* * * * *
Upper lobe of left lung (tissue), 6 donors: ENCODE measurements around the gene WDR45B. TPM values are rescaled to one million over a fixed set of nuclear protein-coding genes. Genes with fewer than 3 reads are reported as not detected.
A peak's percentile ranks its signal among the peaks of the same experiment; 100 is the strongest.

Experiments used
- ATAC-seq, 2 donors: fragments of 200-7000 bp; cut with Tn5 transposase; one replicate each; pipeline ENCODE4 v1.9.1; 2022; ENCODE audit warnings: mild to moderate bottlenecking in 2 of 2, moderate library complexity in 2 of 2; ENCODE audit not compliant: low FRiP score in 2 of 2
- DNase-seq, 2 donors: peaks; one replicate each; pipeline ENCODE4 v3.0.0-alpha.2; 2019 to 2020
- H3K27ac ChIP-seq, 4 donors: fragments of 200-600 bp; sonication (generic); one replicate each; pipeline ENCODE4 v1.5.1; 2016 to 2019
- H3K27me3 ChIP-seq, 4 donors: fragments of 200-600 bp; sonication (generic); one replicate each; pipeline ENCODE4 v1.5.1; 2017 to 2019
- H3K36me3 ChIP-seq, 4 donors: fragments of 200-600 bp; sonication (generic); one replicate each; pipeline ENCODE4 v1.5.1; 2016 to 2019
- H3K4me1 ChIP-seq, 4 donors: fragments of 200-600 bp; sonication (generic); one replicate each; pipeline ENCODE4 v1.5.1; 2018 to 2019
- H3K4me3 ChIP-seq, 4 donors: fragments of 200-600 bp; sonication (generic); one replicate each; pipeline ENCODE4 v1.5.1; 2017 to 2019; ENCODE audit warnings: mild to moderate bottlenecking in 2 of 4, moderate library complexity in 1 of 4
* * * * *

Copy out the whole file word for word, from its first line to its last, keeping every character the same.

Upper lobe of left lung (tissue), 6 donors: ENCODE measurements around the gene WDR45B. TPM values are rescaled to one million over a fixed set of nuclear protein-coding genes. Genes with fewer than 3 reads are reported as not detected.
A peak's percentile ranks its signal among the peaks of the same experiment; 100 is the strongest.

Experiments used
- ATAC-seq, 2 donors: fragments of 200-7000 bp; cut with Tn5 transposase; one replicate each; pipeline ENCODE4 v1.9.1; 2022; ENCODE audit warnings: mild to moderate bottlenecking in 2 of 2, moderate library complexity in 2 of 2; ENCODE audit not compliant: low FRiP score in 2 of 2
- DNase-seq, 2 donors: peaks; one replicate each; pipeline ENCODE4 v3.0.0-alpha.2; 2019 to 2020
- H3K27ac ChIP-seq, 4 donors: fragments of 200-600 bp; sonication (generic); one replicate each; pipeline ENCODE4 v1.5.1; 2016 to 2019
- H3K27me3 ChIP-seq, 4 donors: fragments of 200-600 bp; sonication (generic); one replicate each; pipeline ENCODE4 v1.5.1; 2017 to 2019
- H3K36me3 ChIP-seq, 4 donors: fragments of 200-600 bp; sonication (generic); one replicate each; pipeline ENCODE4 v1.5.1; 2016 to 2019
- H3K4me1 ChIP-seq, 4 donors: fragments of 200-600 bp; sonication (generic); one replicate each; pipeline ENCODE4 v1.5.1; 2018 to 2019
- H3K4me3 ChIP-seq, 4 donors: fragments of 200-600 bp; sonication (generic); one replicate each; pipeline ENCODE4 v1.5.1; 2017 to 2019; ENCODE audit warnings: mild to moderate bottlenecking in 2 of 4, moderate library complexity in 1 of 4